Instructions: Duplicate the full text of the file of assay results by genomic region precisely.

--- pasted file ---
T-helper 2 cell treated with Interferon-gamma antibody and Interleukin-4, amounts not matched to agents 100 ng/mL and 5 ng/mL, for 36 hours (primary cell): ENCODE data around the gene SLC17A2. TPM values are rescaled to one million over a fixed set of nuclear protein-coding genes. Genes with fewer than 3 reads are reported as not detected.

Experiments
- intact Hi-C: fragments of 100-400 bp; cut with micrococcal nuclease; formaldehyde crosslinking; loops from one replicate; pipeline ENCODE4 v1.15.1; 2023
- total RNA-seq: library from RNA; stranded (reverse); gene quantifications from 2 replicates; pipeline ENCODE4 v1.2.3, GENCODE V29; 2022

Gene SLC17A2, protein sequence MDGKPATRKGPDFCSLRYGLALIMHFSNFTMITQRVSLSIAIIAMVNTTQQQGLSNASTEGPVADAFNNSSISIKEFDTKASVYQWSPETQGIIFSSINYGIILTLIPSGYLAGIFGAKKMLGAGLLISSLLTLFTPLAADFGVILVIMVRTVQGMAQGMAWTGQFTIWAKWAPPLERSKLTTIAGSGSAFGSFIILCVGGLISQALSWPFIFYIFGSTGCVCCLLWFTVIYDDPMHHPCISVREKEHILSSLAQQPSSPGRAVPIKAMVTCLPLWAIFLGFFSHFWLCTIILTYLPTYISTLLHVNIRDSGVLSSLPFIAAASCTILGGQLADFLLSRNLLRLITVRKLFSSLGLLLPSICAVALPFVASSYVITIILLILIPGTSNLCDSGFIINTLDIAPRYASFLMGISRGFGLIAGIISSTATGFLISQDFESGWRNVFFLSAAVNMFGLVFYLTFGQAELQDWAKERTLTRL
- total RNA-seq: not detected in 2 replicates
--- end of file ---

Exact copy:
T-helper 2 cell treated with Interferon-gamma antibody and Interleukin-4, amounts not matched to agents 100 ng/mL and 5 ng/mL, for 36 hours (primary cell): ENCODE data around the gene SLC17A2. TPM values are rescaled to one million over a fixed set of nuclear protein-coding genes. Genes with fewer than 3 reads are reported as not detected.

Experiments
- intact Hi-C: fragments of 100-400 bp; cut with micrococcal nuclease; formaldehyde crosslinking; loops from one replicate; pipeline ENCODE4 v1.15.1; 2023
- total RNA-seq: library from RNA; stranded (reverse); gene quantifications from 2 replicates; pipeline ENCODE4 v1.2.3, GENCODE V29; 2022

Gene SLC17A2, protein sequence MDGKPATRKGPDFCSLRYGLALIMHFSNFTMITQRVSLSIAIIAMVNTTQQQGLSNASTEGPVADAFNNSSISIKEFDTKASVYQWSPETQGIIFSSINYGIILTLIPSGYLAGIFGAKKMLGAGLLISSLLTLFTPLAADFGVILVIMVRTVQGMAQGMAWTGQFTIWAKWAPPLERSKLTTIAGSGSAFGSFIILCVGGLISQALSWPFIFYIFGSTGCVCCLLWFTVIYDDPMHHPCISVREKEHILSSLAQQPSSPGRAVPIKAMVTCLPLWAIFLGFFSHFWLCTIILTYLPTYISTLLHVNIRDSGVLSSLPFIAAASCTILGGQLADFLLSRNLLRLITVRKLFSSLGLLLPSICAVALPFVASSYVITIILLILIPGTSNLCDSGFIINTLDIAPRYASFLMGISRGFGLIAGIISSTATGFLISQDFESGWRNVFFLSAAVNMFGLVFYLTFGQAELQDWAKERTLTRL
- total RNA-seq: not detected in 2 replicates